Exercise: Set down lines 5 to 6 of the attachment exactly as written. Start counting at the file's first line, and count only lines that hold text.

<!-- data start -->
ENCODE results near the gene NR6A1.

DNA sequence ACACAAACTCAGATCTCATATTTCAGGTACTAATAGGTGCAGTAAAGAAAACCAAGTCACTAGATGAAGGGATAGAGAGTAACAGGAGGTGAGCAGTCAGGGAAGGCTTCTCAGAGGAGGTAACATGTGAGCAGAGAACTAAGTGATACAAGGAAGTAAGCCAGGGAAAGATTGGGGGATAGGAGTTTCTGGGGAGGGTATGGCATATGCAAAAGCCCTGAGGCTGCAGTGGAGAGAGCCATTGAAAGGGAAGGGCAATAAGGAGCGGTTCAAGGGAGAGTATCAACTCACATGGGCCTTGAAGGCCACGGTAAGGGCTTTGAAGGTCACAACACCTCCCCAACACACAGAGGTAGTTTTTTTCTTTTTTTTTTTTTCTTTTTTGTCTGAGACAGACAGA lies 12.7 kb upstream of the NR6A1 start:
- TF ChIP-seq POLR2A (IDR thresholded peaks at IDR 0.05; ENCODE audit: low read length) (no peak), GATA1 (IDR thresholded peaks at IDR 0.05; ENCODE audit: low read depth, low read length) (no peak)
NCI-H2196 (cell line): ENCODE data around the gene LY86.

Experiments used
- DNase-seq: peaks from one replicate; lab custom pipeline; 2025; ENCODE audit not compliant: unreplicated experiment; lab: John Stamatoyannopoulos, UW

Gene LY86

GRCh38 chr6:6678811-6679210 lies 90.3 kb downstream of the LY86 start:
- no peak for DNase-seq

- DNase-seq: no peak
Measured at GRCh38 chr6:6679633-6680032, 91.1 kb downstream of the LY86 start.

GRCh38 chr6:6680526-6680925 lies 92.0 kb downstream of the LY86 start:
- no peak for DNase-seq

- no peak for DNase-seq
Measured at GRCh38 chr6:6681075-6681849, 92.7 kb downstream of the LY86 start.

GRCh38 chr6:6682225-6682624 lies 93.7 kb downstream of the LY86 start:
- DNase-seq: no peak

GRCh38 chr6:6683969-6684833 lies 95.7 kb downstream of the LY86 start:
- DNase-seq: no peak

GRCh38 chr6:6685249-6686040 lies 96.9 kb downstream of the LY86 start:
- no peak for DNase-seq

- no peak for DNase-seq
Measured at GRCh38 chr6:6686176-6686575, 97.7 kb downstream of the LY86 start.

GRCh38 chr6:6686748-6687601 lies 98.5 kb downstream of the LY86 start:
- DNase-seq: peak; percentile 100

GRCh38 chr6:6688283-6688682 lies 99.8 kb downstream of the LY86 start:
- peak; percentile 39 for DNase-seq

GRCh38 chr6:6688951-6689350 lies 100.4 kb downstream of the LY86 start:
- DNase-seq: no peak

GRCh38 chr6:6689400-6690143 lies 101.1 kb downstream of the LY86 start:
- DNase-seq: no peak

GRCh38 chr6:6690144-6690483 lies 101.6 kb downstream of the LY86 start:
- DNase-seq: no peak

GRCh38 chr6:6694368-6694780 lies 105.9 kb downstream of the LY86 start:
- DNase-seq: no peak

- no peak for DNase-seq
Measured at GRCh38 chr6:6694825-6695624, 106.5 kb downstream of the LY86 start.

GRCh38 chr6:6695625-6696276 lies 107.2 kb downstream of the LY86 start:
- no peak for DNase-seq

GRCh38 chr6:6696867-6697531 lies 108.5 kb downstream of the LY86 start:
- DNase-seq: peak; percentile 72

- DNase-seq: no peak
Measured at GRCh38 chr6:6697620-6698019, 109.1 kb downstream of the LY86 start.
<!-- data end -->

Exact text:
Experiments used
- DNase-seq: peaks from one replicate; lab custom pipeline; 2025; ENCODE audit not compliant: unreplicated experiment; lab: John Stamatoyannopoulos, UW